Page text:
What is Request Builder?
The Request Builder tool in Netsparker Desktop allows you to create your own, or modify imported HTTP requests, send the requests to the target, and analyze the HTTP response the target sends back.
You can open the Netsparker HTTP Request Builder by clicking the Request Builder tab highlighted in the screenshot below.
Why Use the HTTP Request Builder?
You can use the HTTP Request Builder to build your own HTTP request when doing a manual vulnerability assessment, for example when troubleshooting a particular problem or when trying to identify logical web vulnerabilities.
You can also use it to further analyze and exploit a vulnerability that the web vulnerability scanner identified during a scan, and analyze the HTTP response that the target web application is sending back.
Exporting an HTTP Request to the Request Builder
To export an HTTP request from a scan to the Request Builder, such as the HTTP request that was used to identify a cross-site scripting vulnerability, find the vulnerability in the Sitemap, and from the right click menu select Send to Request Builder.
You can also click the Send to Request Builder button in the toolbar when viewing the details of a vulnerability.
Once exported you can use the builder to easily modify the HTTP request. For example you can modify either the value or the name of an existing header, and add or remove an HTTP header. The same applies for GET and POST parameters in the HTTP request.
You can also manually edit the HTTP request by clicking the RAW tab, in which you can see the raw HTTP request (in plain text format).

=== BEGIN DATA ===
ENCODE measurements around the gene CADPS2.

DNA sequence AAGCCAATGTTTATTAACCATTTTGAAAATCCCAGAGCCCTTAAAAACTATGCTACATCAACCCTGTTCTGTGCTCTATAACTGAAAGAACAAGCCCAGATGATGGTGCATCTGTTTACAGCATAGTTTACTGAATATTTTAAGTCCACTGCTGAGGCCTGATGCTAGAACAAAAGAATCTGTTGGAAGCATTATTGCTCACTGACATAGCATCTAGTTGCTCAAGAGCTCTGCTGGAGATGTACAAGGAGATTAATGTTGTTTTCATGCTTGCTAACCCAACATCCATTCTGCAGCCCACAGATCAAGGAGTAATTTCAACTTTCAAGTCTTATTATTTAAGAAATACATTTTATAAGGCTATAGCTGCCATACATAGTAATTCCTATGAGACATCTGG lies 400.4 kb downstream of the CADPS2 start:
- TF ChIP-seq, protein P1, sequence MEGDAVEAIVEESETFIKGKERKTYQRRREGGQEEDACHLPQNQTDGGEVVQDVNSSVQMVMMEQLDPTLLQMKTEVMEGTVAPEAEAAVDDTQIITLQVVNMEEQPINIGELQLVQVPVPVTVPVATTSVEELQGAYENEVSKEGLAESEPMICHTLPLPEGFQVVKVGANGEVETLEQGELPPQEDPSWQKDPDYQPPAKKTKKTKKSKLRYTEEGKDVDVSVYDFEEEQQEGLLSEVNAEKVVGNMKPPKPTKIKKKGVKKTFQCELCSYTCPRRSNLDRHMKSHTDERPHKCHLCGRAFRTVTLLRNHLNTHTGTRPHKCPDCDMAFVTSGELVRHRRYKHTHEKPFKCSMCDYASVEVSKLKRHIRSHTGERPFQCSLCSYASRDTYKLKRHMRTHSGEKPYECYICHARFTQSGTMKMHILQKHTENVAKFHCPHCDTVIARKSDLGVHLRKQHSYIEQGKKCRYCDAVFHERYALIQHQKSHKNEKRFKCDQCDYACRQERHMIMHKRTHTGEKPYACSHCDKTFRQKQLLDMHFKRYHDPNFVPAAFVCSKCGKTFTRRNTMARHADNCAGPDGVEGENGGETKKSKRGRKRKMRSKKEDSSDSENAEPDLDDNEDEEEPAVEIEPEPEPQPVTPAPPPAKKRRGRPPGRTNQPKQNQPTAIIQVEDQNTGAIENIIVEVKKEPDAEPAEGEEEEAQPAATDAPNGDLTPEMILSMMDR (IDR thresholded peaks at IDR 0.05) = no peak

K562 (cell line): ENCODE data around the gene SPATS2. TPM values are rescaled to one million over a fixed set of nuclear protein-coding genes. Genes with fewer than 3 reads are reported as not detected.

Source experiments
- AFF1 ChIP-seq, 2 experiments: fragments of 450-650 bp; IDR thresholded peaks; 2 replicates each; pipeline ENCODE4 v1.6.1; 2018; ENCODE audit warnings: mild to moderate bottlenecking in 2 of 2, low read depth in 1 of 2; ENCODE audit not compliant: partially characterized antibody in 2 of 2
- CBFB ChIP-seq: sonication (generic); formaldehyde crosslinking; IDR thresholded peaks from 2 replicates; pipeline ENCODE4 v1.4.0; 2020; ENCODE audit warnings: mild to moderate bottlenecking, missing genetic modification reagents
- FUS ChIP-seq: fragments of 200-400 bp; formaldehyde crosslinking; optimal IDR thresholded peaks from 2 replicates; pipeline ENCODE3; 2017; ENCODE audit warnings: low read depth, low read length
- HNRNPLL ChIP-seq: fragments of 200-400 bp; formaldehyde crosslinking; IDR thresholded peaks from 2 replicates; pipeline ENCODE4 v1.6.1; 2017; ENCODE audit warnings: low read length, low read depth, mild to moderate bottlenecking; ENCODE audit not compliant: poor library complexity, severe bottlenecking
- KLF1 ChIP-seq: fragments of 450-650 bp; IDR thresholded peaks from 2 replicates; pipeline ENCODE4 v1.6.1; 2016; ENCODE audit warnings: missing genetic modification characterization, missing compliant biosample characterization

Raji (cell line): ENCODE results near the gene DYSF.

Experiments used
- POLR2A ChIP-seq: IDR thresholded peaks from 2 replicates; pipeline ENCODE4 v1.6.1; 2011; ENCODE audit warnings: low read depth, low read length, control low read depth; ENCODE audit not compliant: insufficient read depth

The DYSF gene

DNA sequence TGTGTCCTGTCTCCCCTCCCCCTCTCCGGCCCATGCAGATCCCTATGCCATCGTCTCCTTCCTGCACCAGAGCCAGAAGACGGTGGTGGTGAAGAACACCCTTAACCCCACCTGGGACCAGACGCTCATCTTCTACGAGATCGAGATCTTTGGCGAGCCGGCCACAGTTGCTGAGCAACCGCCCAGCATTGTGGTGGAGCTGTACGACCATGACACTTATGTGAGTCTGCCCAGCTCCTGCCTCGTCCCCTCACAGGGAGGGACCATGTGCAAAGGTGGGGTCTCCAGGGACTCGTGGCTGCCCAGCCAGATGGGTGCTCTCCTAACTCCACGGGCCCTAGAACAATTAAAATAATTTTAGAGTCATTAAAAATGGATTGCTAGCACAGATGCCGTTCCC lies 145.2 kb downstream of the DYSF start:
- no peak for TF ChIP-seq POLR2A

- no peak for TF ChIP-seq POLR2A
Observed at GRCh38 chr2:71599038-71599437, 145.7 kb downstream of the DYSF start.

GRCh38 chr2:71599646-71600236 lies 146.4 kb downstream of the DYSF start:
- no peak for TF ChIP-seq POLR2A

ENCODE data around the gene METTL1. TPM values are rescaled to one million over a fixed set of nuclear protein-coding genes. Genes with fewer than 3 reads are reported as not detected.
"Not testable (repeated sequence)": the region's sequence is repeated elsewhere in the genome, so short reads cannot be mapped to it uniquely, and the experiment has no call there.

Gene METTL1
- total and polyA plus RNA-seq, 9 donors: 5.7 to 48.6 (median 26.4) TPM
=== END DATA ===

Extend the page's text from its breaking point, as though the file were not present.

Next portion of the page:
Building an HTTP Request with the Request Builder
To build an HTTP request you need to specify the URL, protocol and the HTTP method. HTTP headers (not mandatory) and if needed, parameters. The following section explains how to build a simple HTTP request that is typically used to buy the Netsparker Desktop Professional edition:
The HTTP Method, Protocol, FQDN and Path
Below is a screenshot of our first part of the HTTP request, in which we configure the HTTP Method (also known as HTTP verb), the protocol, FQDN and the path.
Below is an explanation of what every configurable parameter means:
GET: This is the HTTP method. GET means that we want information from the target web application. Set the HTTP method to POST to post information to the target web application, HEAD to get the header information only etc. Refer to the list of HTTP methods for more information.
HTTPS: This is the protocol. It can be either HTTP or HTTPS.
www.netsparker.com: This is the FQDN (fully qualified domain name) of the web application we want to send the request to.
443: This is the port number on which to contact the web application. This will be automatically populated but if your web application is running on a non-default port, you have to enter it manually here.
/pricing/: This is the path which we would like to access. Therefore so far we have this part of the request built up: https://www.netsparker.com/pricing/.
HTTP/1.1: This is the protocol version. In most cases HTTP/1.1 is used though in case you need to use the earlier version of the protocol, switch this to HTTP/1.0.
The HTTP Headers and Parameters
Below is a screenshot of the second part of the HTTP request, the HTTP Headers and parameters.
Let’s take a look at what all of the above means.